Searching MEDLINE effectively is a learned skill; untrained users are sometimes frustrated with the large numbers of articles returned by simple searches. Counterintuitively, a search that returns thousands of articles is not guaranteed to be comprehensive.

There are tutorials[4] for instruction on the PubMed interface to MEDLINE. Unlike using a typical internet search engine, PubMed searching of MEDLINE requires a little investment of time. Using the MeSH database to define the subject of interest is one of the most useful ways to improve the quality of a search. Using MeSH terms in conjunction with limits (such as publication date or publication type), qualifiers (such as adverse effects or prevention and control), and text-word searching is another. Finding one article on the subject and clicking on the "Related Articles" link to get a collection of similarly classified articles can expand a search that yields few results. In addition to the National Library of Medicine's tutorials, there are several other guides to effective searching, such as pages from a book on MEDLINE usage.[5]

Online access

  • PubMed
  • MEDSUM - Alternative to PubMed that returns graphs/tables of summary data.
  • Authoratory - Explore contact information, professional interests, social connections and funding of leading PubMed scientists!
  • GoPubMed - Explore PubMed/MEDLINE with Gene Ontology
  • HubMed - An alternative interface to the PubMed medical literature database.
  • eTBLAST - a natural language text similarity engine for MEDLINE and other text databases.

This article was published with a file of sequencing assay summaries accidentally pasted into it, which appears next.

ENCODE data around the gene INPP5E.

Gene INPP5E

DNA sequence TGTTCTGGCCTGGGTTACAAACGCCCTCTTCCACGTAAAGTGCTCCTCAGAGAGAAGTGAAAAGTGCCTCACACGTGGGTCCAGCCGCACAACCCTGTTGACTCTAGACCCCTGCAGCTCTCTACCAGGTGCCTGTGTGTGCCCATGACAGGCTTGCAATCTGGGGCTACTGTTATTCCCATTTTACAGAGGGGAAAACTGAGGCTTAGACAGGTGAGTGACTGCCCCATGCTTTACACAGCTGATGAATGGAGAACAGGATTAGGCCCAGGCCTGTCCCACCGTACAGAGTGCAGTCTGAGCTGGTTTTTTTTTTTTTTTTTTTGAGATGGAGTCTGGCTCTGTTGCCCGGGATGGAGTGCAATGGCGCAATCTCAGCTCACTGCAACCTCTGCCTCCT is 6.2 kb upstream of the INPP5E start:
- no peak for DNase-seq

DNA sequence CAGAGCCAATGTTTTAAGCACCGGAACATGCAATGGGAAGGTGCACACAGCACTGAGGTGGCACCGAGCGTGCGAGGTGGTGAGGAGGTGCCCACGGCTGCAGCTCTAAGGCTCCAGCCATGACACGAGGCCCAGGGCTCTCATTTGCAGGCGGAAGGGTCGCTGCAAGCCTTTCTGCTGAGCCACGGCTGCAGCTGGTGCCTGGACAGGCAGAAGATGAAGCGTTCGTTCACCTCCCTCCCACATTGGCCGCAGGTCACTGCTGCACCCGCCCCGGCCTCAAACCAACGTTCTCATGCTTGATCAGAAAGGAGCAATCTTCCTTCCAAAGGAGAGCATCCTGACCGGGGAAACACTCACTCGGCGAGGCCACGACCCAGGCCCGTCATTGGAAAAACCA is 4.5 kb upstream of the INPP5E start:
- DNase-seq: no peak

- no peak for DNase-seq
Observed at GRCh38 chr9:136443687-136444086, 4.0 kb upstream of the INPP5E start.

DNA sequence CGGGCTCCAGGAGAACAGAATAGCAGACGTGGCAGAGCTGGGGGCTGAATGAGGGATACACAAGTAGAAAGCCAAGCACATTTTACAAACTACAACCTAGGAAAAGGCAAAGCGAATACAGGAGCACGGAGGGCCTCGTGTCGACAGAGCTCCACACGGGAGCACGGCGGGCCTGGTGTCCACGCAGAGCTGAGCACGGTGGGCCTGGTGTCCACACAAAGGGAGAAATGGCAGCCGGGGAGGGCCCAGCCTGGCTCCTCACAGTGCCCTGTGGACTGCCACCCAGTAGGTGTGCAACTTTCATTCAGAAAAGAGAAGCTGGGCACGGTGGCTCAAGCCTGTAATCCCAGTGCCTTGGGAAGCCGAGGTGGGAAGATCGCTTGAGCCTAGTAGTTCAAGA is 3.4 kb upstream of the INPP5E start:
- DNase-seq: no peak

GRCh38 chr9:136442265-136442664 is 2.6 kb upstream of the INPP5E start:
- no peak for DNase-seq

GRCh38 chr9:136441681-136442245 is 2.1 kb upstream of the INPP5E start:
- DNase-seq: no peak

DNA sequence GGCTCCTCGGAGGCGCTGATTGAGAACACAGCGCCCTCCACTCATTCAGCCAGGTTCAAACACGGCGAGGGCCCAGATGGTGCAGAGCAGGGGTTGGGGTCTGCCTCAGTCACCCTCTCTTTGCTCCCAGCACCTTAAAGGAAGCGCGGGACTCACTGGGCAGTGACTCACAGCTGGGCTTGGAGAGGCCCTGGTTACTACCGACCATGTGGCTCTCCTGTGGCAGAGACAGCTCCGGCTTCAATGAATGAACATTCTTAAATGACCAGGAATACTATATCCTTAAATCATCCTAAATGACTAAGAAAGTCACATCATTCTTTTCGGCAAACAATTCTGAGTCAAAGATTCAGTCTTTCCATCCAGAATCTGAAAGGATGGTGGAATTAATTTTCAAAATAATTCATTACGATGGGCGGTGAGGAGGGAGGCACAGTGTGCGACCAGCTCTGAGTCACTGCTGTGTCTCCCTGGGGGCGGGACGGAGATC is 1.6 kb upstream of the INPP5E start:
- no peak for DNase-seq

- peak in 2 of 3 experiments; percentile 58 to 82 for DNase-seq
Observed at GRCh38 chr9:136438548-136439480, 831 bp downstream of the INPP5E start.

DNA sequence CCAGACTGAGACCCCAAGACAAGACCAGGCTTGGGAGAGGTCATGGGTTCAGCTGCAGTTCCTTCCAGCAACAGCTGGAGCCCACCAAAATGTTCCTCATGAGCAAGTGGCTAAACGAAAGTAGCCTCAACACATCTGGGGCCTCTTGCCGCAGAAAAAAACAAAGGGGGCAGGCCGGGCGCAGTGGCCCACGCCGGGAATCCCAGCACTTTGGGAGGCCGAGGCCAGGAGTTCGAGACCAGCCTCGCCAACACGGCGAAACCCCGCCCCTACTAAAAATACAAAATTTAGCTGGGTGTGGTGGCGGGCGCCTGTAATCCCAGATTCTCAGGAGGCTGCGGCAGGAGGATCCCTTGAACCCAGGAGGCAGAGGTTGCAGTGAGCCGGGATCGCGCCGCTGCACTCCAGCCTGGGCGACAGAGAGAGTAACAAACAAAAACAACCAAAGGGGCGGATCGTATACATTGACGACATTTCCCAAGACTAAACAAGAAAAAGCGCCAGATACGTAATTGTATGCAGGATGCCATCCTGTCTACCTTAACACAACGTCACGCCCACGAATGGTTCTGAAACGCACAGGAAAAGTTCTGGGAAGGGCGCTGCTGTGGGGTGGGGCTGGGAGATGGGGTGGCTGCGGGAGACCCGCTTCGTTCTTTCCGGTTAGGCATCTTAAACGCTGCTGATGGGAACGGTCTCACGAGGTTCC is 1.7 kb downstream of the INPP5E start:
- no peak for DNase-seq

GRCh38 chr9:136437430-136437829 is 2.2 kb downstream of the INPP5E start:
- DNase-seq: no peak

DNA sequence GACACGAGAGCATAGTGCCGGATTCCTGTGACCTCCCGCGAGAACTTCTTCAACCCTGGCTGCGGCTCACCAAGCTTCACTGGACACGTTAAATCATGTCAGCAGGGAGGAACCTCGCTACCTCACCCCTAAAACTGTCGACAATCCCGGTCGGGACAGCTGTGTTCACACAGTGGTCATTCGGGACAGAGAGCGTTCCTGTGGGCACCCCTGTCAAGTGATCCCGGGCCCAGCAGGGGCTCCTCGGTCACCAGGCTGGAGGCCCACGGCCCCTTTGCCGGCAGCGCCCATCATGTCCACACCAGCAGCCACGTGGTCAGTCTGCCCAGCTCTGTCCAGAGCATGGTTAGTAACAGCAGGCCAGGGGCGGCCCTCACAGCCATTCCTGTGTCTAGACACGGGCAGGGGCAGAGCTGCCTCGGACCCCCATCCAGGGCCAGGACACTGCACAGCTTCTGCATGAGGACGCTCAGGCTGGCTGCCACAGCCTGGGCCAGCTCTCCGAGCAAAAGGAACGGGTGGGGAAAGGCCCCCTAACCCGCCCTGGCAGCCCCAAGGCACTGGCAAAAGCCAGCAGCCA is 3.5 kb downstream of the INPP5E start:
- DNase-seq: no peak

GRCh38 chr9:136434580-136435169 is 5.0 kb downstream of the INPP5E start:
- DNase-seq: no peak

• Medscape
  • Twease - an open-source biomedical search engine

See also

References

  1. ^ "Data, News and Update Information". NLM Systems. 2009-03-30. http://www.nlm.nih.gov/bsd/revup/revup_pub.html#med_update. Retrieved 2009-04-13. 
  2. ^ "MEDLINE Journal Selection Fact Sheet". LSTRC. http://www.nlm.nih.gov/pubs/factsheets/jsel.html. Retrieved 2009-04-13. 
  3. ^ "PubMed Tutorial - Building the Search - Search Tools - Journals Database". http://www.nlm.nih.gov/bsd/disted/pubmedtutorial/020_550.html. Retrieved 2009-09-06. 
  4. ^ "PubMed Online Training". http://www.nlm.nih.gov/bsd/disted/pubmed.html. Retrieved 2009-04-13. 
  5. ^ Katcher, Brian S. (2006). MEDLINE: a guide to effective searching in PubMed and other interfaces. pp. 136. ISBN 0967344514. 

External links

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MEDLINE (Medical Literature Analysis and Retrieval System Online) is a bibliographic database of life sciences and biomedical information. It includes bibliographic information for articles from academic journals covering medicine, nursing, pharmacy, dentistry, veterinary medicine, and health care. MEDLINE also covers much of the literature in biology and biochemistry, as well as fields such as molecular evolution.

Compiled by the United States National Library of Medicine (NLM), MEDLINE is freely available on the Internet and searchable via PubMed and NLM's National Center for Biotechnology Information's Entrez system.

Contents

The database